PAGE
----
This book (published first in 2008 but now in paperback) is the first time they have published together, and it is a beautiful testament to the power of collaboration.  It is interesting to me as an amateur lover of botanical art to see these artworks together so that their styles can be compared.  You might think that there wouldn’t be much difference, given that these are scientific studies of flora – but there is.  As Janda Gooding points out, it’s a mistake ‘to dismiss botanical illustration as simply an exact painted record of a plant specimen’ (p.15). Each artist has her own way of looking at plants: as we saw in Firewood Banksia, some artists observe a plant throughout its cycle, while others are more interested in the separate parts of a plant.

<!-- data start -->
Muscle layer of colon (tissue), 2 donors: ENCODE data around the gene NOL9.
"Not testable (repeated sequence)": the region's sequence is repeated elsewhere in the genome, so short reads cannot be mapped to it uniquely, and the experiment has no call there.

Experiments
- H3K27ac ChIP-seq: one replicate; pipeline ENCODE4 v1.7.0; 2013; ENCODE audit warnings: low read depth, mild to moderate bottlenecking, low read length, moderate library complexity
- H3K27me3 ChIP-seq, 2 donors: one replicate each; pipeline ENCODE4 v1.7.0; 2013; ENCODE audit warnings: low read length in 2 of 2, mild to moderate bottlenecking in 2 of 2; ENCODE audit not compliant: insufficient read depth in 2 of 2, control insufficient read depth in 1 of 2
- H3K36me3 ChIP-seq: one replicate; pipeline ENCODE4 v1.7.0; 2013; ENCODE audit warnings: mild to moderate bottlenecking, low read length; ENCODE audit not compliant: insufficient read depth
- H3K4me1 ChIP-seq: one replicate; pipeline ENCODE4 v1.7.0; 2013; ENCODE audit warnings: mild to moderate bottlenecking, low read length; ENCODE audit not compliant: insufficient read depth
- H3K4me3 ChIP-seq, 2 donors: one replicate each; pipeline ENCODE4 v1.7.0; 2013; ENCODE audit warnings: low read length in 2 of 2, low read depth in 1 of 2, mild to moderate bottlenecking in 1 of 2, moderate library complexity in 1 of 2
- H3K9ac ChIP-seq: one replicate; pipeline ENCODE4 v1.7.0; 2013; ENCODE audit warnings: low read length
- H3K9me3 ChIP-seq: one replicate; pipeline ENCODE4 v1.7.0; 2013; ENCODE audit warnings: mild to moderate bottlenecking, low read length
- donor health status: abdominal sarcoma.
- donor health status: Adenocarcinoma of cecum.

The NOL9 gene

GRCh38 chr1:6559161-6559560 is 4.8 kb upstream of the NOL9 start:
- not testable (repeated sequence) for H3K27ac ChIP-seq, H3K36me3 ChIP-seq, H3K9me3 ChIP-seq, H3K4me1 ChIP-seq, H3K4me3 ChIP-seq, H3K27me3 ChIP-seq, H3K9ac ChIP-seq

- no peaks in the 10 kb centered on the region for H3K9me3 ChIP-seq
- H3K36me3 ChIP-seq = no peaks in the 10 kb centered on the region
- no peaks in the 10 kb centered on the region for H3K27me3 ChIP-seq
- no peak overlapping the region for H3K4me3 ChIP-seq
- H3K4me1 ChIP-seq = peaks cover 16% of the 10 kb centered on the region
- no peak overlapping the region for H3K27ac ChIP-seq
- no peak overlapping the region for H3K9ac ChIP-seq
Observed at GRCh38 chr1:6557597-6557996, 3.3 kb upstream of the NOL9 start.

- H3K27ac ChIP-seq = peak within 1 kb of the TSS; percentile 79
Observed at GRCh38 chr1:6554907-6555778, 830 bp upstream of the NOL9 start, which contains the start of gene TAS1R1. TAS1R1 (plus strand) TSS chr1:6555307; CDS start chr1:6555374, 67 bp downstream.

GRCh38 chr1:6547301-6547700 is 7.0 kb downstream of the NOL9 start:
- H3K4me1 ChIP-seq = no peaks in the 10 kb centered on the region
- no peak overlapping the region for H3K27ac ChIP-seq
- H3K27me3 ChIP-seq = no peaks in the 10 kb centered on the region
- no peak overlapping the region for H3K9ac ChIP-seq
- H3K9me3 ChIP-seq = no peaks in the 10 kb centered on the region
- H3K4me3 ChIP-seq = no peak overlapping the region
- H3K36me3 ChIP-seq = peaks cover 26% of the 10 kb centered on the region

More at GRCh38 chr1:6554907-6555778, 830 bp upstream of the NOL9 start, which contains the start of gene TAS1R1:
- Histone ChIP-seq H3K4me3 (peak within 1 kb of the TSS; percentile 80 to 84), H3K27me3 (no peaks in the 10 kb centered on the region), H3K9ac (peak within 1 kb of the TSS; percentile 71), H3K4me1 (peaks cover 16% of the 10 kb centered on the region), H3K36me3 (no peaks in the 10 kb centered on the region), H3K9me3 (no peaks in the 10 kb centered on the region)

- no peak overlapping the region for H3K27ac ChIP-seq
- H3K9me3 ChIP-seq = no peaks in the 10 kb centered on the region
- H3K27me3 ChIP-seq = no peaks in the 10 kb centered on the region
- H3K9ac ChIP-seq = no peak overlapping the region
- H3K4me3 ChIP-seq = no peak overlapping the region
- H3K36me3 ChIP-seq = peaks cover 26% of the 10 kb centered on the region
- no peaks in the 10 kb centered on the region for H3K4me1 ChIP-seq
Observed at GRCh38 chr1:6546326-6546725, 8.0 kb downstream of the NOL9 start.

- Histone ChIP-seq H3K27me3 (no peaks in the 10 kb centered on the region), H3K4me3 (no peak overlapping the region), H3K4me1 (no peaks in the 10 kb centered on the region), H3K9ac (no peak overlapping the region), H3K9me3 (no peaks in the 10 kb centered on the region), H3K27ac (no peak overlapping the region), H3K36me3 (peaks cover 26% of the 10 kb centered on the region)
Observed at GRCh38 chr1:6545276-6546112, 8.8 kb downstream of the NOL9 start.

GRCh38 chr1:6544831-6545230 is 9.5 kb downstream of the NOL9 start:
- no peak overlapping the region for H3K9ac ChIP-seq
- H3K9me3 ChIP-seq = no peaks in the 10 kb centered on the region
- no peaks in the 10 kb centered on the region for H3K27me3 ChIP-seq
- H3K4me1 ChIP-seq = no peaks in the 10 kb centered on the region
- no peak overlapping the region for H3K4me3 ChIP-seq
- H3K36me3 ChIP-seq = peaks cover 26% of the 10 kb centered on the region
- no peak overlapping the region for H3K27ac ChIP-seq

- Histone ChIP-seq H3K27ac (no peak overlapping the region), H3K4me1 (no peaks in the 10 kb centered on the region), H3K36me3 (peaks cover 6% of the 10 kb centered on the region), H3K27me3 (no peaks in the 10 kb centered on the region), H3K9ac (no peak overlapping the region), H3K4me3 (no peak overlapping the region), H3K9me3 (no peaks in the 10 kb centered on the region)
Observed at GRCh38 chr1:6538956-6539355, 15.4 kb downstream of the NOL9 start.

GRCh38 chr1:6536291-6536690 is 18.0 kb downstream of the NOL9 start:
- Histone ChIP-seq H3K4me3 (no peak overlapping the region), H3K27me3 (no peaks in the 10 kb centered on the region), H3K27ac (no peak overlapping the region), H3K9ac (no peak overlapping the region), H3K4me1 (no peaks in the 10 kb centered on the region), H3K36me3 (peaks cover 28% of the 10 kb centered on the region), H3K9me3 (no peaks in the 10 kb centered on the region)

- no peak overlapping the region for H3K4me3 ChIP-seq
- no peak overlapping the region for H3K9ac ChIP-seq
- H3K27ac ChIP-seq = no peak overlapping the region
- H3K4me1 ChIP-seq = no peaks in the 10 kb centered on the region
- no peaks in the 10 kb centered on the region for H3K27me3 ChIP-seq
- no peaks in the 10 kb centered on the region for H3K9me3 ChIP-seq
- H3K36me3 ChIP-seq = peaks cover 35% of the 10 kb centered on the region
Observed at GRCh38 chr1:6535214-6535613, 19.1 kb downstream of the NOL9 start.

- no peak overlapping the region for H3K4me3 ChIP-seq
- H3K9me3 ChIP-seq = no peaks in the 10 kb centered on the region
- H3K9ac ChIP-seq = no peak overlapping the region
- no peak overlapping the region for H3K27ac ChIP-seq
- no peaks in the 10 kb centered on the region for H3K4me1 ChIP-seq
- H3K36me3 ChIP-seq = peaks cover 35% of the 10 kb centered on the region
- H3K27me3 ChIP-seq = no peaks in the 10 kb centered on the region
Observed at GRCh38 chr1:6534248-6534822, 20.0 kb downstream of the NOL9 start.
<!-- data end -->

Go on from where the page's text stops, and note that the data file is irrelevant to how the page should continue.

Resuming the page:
Rica Erickson, (1908 – 2009), must have been a remarkable woman.  With no formal botanical training, she began researching WA orchids as a result of a friendship she developed with Dr D S Rogers, an orchid specialist from Adelaide.  As a trainee teacher she abandoned her initial use of black-and-white drawings, and thanks to a friend who gave her a gift of some watercolours, she began a long and illustrious career in botanical illustration.  But it was the exhibition Wildflowers in Art that brought her into contact with the younger artists who eventually formed the Botanical Artists Group, including those who had been influenced by the books she had published over the course of her career.   Her paintings are the most ‘classical’ of this collection, all of them showing the plant in centre stage but accompanied by neatly labelled scientific drawings of its component parts.  There are some gorgeous small orchids represented in this section of the book, reminding me of the delicacy of these plants and their special place in the fragile ecosystems of WA.